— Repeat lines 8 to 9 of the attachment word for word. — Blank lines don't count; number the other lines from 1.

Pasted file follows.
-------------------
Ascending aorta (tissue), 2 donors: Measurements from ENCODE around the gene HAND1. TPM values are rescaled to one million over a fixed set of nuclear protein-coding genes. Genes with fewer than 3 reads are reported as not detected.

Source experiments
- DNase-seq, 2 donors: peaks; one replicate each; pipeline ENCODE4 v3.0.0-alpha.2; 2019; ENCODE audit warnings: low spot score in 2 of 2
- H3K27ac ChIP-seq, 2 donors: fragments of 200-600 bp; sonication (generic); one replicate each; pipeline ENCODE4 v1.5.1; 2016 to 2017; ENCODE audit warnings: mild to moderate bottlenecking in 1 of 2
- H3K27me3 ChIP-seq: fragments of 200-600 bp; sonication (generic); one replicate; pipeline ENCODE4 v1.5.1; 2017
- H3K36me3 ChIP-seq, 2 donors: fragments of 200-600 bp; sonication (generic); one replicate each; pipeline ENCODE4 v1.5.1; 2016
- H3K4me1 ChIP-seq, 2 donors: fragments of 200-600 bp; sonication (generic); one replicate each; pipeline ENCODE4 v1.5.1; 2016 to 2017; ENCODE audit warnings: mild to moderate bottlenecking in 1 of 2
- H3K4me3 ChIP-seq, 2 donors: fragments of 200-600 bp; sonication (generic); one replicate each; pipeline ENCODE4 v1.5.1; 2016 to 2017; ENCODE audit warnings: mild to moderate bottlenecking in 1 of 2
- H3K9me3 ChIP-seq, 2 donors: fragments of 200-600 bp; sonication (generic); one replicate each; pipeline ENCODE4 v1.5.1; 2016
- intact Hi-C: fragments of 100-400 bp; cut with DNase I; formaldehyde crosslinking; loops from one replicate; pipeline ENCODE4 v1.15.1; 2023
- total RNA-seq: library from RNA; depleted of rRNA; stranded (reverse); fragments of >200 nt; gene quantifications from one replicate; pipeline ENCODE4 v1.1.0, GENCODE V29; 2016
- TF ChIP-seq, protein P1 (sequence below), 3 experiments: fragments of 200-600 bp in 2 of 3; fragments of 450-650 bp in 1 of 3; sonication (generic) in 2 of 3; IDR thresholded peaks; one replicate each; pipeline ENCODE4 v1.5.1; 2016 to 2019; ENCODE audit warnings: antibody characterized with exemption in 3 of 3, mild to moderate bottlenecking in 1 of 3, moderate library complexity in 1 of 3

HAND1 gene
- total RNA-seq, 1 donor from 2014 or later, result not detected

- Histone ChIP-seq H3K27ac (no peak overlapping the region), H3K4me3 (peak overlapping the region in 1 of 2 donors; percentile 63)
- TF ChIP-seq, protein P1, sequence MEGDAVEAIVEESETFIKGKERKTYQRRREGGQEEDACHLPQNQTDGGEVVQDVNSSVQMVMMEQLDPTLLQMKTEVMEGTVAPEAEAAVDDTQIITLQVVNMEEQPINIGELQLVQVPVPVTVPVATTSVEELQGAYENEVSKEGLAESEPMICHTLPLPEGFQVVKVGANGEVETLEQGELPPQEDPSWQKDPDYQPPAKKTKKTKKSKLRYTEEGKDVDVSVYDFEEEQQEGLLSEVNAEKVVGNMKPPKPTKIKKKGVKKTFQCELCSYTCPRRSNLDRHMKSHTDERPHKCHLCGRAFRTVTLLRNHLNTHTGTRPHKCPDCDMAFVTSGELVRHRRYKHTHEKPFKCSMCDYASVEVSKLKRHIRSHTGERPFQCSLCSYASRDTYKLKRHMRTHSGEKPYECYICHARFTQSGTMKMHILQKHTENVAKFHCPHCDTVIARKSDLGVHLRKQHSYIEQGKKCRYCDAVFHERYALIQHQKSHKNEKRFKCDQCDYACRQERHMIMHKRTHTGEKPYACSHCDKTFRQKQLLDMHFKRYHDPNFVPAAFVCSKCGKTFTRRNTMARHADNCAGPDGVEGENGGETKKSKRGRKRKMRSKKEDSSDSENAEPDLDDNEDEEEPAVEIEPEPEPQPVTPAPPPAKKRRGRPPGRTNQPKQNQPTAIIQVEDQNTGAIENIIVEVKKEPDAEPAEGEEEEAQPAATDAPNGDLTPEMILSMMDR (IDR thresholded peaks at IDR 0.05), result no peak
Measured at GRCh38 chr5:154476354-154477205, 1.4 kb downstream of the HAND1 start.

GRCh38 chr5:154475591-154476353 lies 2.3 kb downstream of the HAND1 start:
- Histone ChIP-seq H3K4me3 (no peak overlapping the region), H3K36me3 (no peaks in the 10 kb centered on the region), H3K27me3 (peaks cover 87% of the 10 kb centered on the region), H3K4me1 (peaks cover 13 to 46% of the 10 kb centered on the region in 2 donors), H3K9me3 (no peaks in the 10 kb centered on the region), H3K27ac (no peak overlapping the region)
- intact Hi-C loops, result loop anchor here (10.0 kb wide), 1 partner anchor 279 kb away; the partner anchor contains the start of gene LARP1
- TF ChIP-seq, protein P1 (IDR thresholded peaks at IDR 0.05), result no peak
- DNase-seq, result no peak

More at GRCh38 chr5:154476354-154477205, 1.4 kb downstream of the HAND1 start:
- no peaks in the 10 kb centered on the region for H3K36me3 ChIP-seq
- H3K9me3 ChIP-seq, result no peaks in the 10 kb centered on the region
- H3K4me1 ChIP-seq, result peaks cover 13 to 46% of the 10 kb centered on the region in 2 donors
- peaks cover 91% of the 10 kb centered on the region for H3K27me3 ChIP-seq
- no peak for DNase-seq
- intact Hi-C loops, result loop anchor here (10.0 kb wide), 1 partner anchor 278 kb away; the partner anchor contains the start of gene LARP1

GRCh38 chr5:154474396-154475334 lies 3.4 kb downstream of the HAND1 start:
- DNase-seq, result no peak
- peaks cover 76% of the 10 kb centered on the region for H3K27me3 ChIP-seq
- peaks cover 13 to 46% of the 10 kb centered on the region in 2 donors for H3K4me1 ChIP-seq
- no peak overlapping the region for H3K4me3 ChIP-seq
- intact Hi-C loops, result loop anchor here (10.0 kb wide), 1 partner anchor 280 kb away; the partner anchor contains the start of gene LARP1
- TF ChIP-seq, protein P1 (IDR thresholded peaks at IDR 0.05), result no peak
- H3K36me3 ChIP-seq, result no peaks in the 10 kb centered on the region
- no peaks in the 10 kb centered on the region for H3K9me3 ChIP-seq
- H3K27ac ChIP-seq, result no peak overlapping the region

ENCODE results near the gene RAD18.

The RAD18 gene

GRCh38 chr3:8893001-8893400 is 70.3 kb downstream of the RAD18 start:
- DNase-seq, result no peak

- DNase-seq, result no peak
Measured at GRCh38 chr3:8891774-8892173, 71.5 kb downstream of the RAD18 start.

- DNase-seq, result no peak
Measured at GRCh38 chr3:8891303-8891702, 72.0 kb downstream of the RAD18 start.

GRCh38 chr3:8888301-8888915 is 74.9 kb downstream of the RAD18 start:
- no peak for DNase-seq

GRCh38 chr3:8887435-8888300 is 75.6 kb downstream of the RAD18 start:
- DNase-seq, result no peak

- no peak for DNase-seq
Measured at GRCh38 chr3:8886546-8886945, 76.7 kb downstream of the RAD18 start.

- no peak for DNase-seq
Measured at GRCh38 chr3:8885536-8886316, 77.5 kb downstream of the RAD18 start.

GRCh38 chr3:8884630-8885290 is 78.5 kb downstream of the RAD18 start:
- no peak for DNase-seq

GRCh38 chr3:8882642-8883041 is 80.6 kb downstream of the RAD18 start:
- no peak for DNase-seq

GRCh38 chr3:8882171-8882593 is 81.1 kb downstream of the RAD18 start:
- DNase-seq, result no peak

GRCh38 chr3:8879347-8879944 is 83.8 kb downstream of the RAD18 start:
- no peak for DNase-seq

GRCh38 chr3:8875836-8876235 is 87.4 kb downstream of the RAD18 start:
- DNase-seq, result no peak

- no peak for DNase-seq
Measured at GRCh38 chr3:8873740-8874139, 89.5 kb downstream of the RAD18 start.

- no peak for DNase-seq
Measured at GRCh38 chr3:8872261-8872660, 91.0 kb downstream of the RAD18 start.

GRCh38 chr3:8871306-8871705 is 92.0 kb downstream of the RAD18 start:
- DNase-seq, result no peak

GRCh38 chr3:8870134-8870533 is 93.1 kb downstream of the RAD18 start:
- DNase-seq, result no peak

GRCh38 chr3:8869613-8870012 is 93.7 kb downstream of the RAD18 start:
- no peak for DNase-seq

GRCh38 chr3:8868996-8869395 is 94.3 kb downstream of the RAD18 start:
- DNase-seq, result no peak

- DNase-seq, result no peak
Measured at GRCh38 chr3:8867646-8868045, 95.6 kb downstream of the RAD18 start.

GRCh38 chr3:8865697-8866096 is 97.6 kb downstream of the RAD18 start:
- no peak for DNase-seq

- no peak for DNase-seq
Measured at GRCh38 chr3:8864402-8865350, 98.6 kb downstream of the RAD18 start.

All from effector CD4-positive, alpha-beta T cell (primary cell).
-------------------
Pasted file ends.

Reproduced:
- H3K4me3 ChIP-seq, 2 donors: fragments of 200-600 bp; sonication (generic); one replicate each; pipeline ENCODE4 v1.5.1; 2016 to 2017; ENCODE audit warnings: mild to moderate bottlenecking in 1 of 2
- H3K9me3 ChIP-seq, 2 donors: fragments of 200-600 bp; sonication (generic); one replicate each; pipeline ENCODE4 v1.5.1; 2016